Boarding your diabetic animal requires a few extra provisions. Though you always want to board your animals with trustworthy people in trustworthy facilities, it is of special importance when you have an animal that needs daily medical monitoring. The insulin needs of diabetics can change based on exercise habits, stress, diet, food amounts or times fed, and so forth, and all of these things can change while boarding.
24-Hour monitoring--either with a home sitter, or in a 24-hour veterinary hospital--is the best choice for all diabetic pets. However, as we discuss further below, home visits by a knowledgeable veterinary technician or skilled sitter are a third option for well-regulated, controlled pets on stable regimens.
We do not recommend boarding any diabetic pet at a non-24 hour veterinary facility--even if you consider your animal to be well-controlled. It is our strong belief--based on professional knowledge and personal experience--that this is not a safe option. Boarding subjects the animal to stress-related changes. When these changes occur in a 24-hour facility, the pet can be monitored to ensure that hypoglycemia or other diabetic crises, such as diabetic ketoacidosis (DKA), do not result. However, when the animal is boarding at a facility that does not provide 24-hour coverage, staff are not always present to monitor the effects of those changes. Given the risk of hypoglycemia and other diabetic complications, this is very dangerous. It will be difficult if not impossible for the owner to effectively "check up" and monitor care when staff are not present 24 hours a day.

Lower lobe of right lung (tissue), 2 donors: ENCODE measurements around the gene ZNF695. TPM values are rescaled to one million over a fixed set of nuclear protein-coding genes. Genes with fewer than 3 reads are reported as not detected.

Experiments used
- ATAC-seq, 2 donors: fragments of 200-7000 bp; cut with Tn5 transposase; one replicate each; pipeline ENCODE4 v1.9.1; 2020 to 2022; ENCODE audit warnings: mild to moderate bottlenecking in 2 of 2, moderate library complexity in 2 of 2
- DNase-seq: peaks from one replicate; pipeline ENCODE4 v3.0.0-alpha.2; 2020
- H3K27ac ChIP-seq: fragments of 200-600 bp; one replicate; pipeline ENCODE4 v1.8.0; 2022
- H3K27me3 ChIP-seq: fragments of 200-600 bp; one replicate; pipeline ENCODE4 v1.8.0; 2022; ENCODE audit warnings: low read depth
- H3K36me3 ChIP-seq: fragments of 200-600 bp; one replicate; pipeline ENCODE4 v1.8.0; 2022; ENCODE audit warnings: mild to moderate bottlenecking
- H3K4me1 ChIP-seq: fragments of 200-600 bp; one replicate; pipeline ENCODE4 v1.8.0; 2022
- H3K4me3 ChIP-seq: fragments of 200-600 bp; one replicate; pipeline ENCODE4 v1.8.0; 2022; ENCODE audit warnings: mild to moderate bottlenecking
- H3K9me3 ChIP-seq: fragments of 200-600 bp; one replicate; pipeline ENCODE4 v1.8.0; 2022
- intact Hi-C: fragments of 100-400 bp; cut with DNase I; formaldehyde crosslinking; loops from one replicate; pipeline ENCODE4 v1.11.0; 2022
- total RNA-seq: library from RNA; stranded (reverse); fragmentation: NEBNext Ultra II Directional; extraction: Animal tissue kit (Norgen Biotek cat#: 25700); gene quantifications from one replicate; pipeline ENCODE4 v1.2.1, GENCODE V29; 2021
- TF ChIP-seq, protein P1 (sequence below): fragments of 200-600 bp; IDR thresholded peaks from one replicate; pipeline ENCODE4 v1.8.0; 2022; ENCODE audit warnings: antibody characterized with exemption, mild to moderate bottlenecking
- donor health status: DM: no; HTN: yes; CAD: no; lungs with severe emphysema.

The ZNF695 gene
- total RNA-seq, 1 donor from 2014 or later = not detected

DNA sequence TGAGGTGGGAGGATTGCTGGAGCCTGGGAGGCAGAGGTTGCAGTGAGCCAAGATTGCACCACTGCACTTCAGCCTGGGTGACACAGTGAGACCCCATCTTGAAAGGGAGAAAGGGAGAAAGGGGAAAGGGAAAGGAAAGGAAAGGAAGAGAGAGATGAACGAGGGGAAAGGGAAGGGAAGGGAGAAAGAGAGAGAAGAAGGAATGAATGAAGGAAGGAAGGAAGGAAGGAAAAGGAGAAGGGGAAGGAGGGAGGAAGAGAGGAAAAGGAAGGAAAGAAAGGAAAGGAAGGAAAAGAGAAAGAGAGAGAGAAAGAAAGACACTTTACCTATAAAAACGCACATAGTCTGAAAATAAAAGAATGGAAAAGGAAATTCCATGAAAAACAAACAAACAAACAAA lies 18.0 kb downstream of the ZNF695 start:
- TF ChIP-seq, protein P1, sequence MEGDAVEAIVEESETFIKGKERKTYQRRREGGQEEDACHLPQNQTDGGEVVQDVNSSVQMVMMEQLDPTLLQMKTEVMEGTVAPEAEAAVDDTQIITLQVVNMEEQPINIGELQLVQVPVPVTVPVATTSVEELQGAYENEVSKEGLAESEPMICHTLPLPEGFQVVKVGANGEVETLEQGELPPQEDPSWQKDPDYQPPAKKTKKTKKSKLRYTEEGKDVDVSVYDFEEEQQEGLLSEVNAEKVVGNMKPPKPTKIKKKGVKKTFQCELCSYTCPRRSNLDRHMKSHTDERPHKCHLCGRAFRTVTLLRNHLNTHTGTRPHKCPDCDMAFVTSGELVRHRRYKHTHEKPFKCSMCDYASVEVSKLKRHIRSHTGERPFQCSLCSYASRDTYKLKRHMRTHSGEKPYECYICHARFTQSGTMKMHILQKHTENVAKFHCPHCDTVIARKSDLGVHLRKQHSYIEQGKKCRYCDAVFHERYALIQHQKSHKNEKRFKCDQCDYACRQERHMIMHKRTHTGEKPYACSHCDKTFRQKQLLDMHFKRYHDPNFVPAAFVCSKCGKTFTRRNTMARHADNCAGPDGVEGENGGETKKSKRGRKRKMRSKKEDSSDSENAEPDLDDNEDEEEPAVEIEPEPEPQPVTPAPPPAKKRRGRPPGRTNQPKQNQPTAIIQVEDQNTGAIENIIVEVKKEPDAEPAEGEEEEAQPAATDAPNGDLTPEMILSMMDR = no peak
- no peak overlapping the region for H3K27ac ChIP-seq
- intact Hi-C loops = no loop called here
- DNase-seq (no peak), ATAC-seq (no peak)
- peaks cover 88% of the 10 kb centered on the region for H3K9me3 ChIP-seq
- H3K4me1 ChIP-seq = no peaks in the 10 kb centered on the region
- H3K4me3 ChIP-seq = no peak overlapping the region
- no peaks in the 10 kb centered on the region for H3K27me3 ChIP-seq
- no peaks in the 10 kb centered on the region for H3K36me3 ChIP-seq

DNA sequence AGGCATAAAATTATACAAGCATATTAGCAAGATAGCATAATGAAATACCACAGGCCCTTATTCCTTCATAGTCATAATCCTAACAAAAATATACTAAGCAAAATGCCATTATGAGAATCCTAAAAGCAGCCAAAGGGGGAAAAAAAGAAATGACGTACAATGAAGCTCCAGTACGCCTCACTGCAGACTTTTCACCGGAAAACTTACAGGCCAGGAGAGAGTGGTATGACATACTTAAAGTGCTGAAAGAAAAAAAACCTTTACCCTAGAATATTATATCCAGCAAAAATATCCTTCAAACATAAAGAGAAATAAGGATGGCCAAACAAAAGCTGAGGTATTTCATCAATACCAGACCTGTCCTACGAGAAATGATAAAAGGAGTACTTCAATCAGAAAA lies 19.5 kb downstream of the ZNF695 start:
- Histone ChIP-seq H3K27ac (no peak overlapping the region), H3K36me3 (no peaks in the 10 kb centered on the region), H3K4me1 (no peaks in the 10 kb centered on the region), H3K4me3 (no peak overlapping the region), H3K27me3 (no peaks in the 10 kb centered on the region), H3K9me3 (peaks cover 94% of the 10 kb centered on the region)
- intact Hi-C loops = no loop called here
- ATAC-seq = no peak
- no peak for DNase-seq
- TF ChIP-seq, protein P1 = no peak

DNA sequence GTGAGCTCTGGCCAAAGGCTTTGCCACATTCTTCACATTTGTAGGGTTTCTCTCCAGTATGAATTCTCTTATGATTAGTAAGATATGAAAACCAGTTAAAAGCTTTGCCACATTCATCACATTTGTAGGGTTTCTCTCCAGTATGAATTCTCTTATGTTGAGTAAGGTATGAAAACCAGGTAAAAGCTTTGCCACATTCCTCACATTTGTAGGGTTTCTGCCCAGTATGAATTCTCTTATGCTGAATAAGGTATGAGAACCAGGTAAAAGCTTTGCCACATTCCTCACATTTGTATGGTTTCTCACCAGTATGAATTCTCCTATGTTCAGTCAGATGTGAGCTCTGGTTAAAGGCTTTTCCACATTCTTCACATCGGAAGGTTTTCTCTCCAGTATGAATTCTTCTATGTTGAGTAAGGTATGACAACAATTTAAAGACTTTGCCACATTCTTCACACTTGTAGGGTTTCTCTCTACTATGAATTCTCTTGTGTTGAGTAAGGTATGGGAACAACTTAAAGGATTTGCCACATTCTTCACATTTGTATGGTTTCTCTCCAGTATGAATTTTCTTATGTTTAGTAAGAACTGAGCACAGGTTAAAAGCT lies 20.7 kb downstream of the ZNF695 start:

Bottom line: One wrong dose, one shot given too soon, and the cat can die.